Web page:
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SUL Backpacks
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Jeremy Rardin
(JearBear) - F

Locale: Cumberland Trail
SUL Backpacks on 01/09/2014 14:01:01 MST Print View

Are there any other backpacks you know of that weigh less than 8 oz aside from zpacks or gossamer gear?

Aaron Sorensen
(awsorensen) - MLife

Locale: South of Forester Pass
Re: SUL Backpacks on 01/09/2014 18:48:08 MST Print View


Terra Nova
Hyperlite Mountain
Zimmer Built

I'm sure there's a few more?

Jamie Shortt
(jshortt) - MLife

Locale: North Carolina
Re: SUL Backpacks on 01/09/2014 19:08:36 MST Print View

Going below 8 oz for a pack really limits your materials, surface area/volume and features in a pack. You pretty much need to leave dyneema behind and stick with cuben (or silnylon). I see more MYOG packs on the forums that are sub 8 oz than I do packs being sold by cottage guys.

My current pack that has performed extremely well for me is 4.25 oz. It is cuben (don't recall what weight I used). It has only shoulder straps, 2 side pockets, and one back pocket at about 2400 cubic inches in total. It does not have a belt or sternum strap. Bottomline is below 8 oz just does not give you much for durability nor features so you won't see much difference.

If buying a sub 8 oz pack I would look at zpacks or zimmerbuilt. Is there something specific you are looking?


Edward Jursek
( - M

Locale: Pacific Northwest
SUL Backpacks on 01/09/2014 22:50:57 MST Print View

There are some older, cottage made sil and spinnaker packs that surface on Ebay or the Gear Swap Forum at good prices. I have scored an older Gossamer Gear Murmur that was 9oz and I currently have a Mountain Laurel Designs Prophet in spinnaker that is 6.7oz. In the past, I looked at the Gossamer Gear G5 and G6. If you can wait and lurk, theses kinds of packs do pop up and sometimes at great prices.

Jeremy Rardin
(JearBear) - F

Locale: Cumberland Trail
Re: Re: SUL Backpacks on 01/09/2014 22:56:32 MST Print View

I have seen the HMG stuff packs and terra nova packs as well and they caught my eye.

I will probably end up using the Murmur pack since it has all the features I appreciate in a pack. I will probably rest around the 8 to 10 range for durability and features sake. My reason for inquiry is I am considering doing SUL this entire year for any time above 40 F. So I am just looking into all of my options for pack in the weight range 3 to 10 oz if that makes sense.. Just in case there was something or a company I hadn't heard of. I really want to get my hands on a GG Whisper Uberlite.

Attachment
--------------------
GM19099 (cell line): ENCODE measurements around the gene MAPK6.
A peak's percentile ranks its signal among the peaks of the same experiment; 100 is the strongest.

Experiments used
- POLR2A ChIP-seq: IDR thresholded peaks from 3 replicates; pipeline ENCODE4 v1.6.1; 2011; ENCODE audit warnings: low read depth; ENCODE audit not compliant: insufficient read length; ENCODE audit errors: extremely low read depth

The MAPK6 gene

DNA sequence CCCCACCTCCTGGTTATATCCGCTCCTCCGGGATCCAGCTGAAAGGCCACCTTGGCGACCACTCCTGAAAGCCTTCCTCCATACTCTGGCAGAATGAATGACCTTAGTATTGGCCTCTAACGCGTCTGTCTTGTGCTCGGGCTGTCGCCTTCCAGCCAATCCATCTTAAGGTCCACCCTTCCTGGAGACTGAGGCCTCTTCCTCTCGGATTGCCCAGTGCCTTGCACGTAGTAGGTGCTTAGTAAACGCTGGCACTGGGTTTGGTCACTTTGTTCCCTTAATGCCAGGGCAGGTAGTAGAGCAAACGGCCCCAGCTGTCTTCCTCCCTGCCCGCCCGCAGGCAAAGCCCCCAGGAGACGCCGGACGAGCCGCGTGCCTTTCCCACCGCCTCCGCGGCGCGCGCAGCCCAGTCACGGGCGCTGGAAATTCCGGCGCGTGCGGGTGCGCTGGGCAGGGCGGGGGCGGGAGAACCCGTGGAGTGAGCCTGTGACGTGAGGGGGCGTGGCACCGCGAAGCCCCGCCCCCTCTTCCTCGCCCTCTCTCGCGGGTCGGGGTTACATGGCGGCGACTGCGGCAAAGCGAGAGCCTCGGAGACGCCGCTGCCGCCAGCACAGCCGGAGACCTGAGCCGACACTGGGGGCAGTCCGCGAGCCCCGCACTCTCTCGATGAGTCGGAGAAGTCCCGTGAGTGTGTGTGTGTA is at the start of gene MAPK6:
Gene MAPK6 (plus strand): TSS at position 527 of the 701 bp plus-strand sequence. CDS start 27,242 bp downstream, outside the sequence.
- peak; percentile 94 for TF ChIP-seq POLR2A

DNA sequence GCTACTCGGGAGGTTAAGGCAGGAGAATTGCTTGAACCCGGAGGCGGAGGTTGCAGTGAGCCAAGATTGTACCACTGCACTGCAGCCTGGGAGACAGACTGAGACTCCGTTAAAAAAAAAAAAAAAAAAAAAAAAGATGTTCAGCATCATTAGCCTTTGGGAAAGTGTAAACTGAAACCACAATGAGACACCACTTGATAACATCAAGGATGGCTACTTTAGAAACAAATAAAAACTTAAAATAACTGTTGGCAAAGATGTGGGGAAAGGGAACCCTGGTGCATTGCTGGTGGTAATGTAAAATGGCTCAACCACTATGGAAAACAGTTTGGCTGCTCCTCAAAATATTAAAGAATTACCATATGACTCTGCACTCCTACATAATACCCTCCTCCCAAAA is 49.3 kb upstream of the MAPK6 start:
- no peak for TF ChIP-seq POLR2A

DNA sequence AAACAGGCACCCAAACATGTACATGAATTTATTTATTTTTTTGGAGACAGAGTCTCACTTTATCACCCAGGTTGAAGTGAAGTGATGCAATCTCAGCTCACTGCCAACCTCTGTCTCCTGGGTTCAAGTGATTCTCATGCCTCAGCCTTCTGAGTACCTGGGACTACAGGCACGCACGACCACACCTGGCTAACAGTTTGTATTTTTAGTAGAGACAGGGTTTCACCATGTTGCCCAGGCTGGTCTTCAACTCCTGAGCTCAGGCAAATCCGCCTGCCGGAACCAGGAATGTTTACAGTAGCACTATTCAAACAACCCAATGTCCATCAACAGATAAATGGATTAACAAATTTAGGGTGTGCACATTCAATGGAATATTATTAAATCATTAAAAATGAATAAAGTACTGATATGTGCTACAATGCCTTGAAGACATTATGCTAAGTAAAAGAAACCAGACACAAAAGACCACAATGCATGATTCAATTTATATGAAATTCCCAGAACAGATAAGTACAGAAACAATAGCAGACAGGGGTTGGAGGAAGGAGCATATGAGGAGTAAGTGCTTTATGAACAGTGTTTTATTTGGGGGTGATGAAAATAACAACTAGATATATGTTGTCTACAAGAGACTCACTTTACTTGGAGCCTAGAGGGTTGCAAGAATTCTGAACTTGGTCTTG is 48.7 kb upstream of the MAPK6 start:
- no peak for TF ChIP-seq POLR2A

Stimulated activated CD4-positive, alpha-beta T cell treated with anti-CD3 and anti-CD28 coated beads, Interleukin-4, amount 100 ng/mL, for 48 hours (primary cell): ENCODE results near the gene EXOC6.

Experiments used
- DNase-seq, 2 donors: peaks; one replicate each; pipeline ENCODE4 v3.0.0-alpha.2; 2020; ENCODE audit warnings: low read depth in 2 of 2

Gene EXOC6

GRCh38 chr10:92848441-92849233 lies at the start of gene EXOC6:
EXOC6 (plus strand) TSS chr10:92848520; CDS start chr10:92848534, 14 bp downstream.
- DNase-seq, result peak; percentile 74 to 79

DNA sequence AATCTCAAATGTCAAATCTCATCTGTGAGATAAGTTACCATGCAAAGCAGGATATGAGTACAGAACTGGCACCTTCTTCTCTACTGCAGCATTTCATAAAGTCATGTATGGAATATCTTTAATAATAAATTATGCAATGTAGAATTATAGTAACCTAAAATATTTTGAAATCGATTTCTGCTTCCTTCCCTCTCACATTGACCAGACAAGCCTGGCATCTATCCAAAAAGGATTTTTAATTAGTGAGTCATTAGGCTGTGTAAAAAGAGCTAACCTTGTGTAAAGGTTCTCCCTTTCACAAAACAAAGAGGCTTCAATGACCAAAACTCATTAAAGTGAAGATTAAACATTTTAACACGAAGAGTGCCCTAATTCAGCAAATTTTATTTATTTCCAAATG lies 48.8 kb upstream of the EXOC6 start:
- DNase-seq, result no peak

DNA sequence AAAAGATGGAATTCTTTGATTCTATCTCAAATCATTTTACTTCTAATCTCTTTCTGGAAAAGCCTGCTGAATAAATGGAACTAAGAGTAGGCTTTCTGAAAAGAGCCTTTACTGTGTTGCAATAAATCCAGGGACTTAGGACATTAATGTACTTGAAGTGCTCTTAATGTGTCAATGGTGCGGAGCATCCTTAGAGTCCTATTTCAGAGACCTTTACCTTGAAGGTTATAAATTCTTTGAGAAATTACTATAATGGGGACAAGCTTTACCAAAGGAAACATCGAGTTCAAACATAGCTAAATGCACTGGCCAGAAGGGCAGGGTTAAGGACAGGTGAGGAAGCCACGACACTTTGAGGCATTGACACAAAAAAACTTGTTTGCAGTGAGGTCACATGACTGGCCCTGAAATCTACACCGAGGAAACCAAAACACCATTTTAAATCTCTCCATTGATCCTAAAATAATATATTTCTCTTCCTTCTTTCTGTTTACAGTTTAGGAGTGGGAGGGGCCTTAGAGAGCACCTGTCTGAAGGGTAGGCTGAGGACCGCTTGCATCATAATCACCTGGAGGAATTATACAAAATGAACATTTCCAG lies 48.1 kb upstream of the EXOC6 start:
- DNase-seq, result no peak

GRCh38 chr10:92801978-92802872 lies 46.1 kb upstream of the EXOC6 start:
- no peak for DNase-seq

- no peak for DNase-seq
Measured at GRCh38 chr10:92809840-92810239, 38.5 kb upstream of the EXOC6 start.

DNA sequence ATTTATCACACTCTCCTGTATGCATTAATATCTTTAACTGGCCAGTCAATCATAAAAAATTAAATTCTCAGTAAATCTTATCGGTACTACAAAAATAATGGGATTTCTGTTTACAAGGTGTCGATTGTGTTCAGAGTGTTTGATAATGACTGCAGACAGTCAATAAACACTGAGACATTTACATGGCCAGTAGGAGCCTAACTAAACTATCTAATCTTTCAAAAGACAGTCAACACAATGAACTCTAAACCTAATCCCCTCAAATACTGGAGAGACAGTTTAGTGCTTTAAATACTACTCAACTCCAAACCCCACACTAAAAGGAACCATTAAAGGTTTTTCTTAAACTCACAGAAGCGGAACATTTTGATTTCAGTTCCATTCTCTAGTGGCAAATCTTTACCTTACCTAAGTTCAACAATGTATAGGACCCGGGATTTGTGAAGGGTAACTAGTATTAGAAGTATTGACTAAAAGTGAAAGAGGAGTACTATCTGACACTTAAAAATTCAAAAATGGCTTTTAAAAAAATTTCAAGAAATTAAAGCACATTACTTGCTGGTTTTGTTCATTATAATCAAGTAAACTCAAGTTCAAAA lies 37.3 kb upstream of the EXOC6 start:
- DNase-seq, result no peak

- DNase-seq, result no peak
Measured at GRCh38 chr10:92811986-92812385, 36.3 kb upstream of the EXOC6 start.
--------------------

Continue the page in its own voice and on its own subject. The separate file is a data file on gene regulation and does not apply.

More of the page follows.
For features I really like side pockets for water bottles (Since I don't really use a bladder) and a outside mesh pocket.

Bob Gross
(--B.G.--) - F

Locale: Silicon Valley
Re: Re: Re: SUL Backpacks on 01/10/2014 00:28:41 MST Print View

Some years back, Gossamer Gear was making packs out of spinnaker fabric, and they were really light. The old Murmur was about 8 ounces then, and the Whisper was about 4 ounces. The old Whisper was difficult, because I had only one bear canister that was small enough to fit in it.


Link .
(annapurna) - MLife
Re: Re: Re: SUL Backpacks on 01/10/2014 05:20:19 MST Print View

MLD NEWT 9oz 1700 ci All Dyneema X and $85
Zimmer Built Gear Deals has the QuickStep Pack for $149
- Main Pack Volume: 1700ci
- Pack Volume with outer Pockets - 2200ci
- Pack weight - 9oz
- Pack Dimensions: 6"X10" X26"
- Body Material: 3.3oz Hybrid Cuben Fiber
- Mesh Front and Side Pockets
- Dyneema X and 3D mesh Shoulder Straps

Or the Hybrid Day Pack starting at $99

- Pack Volume: 1300ci
- Pack Weight: 6.75oz
- 3.3oz/yd2 Hybrid Cuben Fiber
- Dyneema X and 3D Mesh Shoulder Straps
- Sternum Strap
- Haul Loop
- 2 Front Daisy Chains
- Front Bungee Cord
- Water Resistant Zipper
- Bladder Hook

HERE are some of his cuben packs, XPac Backpacks and Dyneema X Backpacks , he will custom make anything you want,I have one of his packs and it is very nice.
I love this thread by Jamie, My first sub 5 lb trip! ,he is using a Golite Ion 1500 ci.
Podcast: Sub-3 on the PCT with Glen Van Peski
SUL with a fanny pack

Edited by annapurna on 01/10/2014 07:28:23 MST.

Jeremy Rardin
(JearBear) - F

Locale: Cumberland Trail
Re: Re: Re: Re: SUL Backpacks on 01/10/2014 13:43:38 MST Print View

Thanks for that Link!